Yesterday I witnessed a human tornado. Screaming, throwing paper, rifling contents into a box, and flying out the door. 

“Ah a  toddler tantrum,” you say?
An adult woman at Best Buy who wasn’t at her best. 
It took a moment for the dazed clerk to recover from the flurry of fury and serve his next customer. 

The feeling of being dissed by another draws out feelings ranging from hurt to irritation to anger.

We believe we should be, deserve to be, treated better.
I wonder, is this core belief is built into us?
Hang with me a moment while I unpack this thought.
Maybe it isn’t that we view ourselves more highly than we ought. Maybe it’s because we know we are created in God’s image.

Think of it, each one of us on this planet, believer and nonbeliever alike,  are created in his image.
It could be that is why we feel attacked or offended when we are taken advantage of, treated poorly, dismissed, or ignored. Perhaps in the depths of our being we have this expectation and desire to be treated with respect; not because of who we are but because of who our Creator is.
We naturally understand this in terms of ourselves but what about the other guy? Is he worthy of respect too?
As the our culture shifts and as the election draws closer, the examples of  sarcasm, name-calling, and sinful anger (really the list goes on) are everywhere. 
Disrespectfulness is swelling. It is digesting dissing steroids in super-sized doses. 
There is nothing worse than being disrespected by another adult. 
Oh wait yes there is…being dissed by your own offspring.
If you want your child to join the Culture Club of Disrespect, here are twenty-one ways you can do just that.
21 Ways to Raise a Disrespectful Kid
1.   Demonstrate you are above the law (taxes, rules of the road, etc.).
2.   Model disdain for authority figures (your boss, the police, your child’s teacher).
3.   Don’t honor your parents or your in-laws.
4.   Justify your child’s poor behavior. (“He’s a little grumpy today because he didn’t get much sleep.”) 
5.   Make excuses for your child’s lack of responsibility. ( “He’s too busy to _____.”)
6.   Apologize for living. (“I’m so sorry Logan, I should have thought to _______before you got home. I am so forgetful.”)
7.   Use personal attacks and call names rather than discuss the issue.
8.   Make your child the center of your universe.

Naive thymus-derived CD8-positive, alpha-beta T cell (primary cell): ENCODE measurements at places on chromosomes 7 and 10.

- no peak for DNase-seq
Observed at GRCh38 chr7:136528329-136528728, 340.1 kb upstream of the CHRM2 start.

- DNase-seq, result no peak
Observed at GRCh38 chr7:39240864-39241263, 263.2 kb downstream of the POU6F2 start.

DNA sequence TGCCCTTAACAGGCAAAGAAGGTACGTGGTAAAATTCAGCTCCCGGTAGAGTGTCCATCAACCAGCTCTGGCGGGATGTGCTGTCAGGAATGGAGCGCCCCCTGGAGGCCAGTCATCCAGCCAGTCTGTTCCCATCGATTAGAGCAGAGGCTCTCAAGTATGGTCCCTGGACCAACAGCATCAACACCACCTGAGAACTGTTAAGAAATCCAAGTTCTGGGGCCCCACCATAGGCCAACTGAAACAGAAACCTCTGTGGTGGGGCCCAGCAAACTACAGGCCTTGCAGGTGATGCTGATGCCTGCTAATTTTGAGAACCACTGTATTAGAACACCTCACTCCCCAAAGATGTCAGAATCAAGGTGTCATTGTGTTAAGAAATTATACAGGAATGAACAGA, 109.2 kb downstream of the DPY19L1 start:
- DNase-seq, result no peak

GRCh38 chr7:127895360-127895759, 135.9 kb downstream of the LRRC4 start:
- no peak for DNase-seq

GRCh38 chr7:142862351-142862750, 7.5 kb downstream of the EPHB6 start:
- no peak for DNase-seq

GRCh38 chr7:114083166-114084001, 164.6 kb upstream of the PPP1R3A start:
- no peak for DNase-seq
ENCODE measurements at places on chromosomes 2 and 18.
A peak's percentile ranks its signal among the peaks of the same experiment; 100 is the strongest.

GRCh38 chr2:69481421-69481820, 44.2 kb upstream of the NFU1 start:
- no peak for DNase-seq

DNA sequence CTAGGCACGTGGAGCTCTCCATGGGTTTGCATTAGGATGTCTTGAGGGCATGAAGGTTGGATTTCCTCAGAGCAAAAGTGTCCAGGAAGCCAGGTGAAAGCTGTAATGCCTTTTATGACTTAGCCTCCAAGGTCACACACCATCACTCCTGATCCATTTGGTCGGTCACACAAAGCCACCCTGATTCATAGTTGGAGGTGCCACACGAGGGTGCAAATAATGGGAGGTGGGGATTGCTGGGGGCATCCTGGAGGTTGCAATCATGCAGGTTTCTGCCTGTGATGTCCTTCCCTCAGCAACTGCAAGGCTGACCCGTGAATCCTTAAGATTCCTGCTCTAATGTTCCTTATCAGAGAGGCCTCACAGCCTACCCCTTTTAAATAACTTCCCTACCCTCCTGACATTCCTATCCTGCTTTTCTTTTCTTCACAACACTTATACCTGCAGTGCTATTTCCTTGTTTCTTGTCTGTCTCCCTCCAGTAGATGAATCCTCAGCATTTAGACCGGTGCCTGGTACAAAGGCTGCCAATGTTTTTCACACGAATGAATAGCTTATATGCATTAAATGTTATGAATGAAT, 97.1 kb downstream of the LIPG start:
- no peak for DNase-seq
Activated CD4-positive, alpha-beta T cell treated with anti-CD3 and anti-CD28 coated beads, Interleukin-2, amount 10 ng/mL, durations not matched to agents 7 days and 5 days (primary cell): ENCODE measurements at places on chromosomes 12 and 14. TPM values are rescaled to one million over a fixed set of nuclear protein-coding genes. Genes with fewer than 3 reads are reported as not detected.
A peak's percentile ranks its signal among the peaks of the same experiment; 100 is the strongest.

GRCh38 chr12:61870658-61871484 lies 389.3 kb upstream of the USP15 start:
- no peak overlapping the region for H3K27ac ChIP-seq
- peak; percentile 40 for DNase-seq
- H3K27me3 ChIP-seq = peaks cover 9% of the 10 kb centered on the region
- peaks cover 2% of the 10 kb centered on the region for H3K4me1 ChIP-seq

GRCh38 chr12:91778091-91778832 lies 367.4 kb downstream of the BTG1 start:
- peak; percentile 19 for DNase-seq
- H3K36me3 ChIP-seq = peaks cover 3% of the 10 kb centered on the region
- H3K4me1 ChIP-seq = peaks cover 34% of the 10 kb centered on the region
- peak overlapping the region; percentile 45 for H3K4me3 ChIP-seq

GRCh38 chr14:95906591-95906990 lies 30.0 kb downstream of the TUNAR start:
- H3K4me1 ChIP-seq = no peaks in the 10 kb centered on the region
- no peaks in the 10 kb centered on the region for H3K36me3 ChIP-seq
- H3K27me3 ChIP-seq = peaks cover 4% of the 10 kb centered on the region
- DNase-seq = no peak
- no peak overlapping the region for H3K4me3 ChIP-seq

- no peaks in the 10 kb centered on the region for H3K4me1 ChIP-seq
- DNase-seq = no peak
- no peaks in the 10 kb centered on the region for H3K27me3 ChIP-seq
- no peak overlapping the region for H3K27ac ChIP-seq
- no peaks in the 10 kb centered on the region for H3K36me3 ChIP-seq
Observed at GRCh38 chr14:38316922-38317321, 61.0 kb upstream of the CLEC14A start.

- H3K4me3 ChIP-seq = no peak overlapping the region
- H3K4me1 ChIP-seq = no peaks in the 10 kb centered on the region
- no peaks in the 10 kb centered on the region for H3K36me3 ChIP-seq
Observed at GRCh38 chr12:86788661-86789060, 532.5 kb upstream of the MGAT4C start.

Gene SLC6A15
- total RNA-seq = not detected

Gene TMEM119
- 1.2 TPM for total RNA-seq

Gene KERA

9.   Give false praise or undeserved accolades.
10. Put pride over relationship. (“I’m always right. You’re wrong.”)
11. When angry, operate out of your heart instead of your head.
12. Treat folks in the service industry as second-class.
13. Talk about friends and family with contempt or condescension. 
14. Whine and complain about a task to be completed.
15. Forget to use manners at home.
16. Don’t ask to borrow, just take it. Don’t return the borrowed item. Don’t fix the thing you broke. 
17. Never say, “I’m sorry. I was wrong. Please forgive me.” 
18. Roll your eyes, express an exasperated huff, click your tongue, raise your lip, skew your brow, put your hands on your hips, point your finger, stomp off.
19. Don’t consider or listen to another’s opinion or thought if it is different from yours.
20. Use guilt or the silent treatment.
21. Treat your self better than everyone else. And expect everyone to treat you better, too.
Home is the place we are often the sloppiest with our actions and attitudes. 

If we want our kids to be people who honor and respect us, others, and most importantly God, we must first look at the messages we communicate at home. 

Personally, I need to remind myself, “All are created in God’s image. Am I respecting God’s image in this person? Am I treating him or her in a way I want to be treated? How am I doing being an image-bearer?”

If we can start with kindness, respect is sure to follow. 
Love is not rude.
1 Corinthians 13:5a

With faith, hope, and love,
Lori Wildenberg

If you are interested in more ways to train your child to be respectful, pick up either Raising Little Kids with Big Love or Raising Big Kids with Supernatural Love over at Amazon. 
Personally we relate. Professionally we support.

© LoriWildenberg. All rights reserved.

About the Author

Lori Wildenberg is a licensed parent and family educator, parent coach, and co-founder of 1Corinthians13 She has written 6 books including Messy Journey: How Grace and Truth Offer the Prodigal a Way Home; The Messy Life of Parenting: Powerful and Practical Ways to Strengthen Family Connections; and her most recent book, Messy Hope: Help Your Child Overcome Anxiety, Depression, or Suicidal Ideation. Contact Lori for your next event or for parent consulting or parent training courses. Lori can also be found mentoring over at the MOMS Together Group on Facebook.

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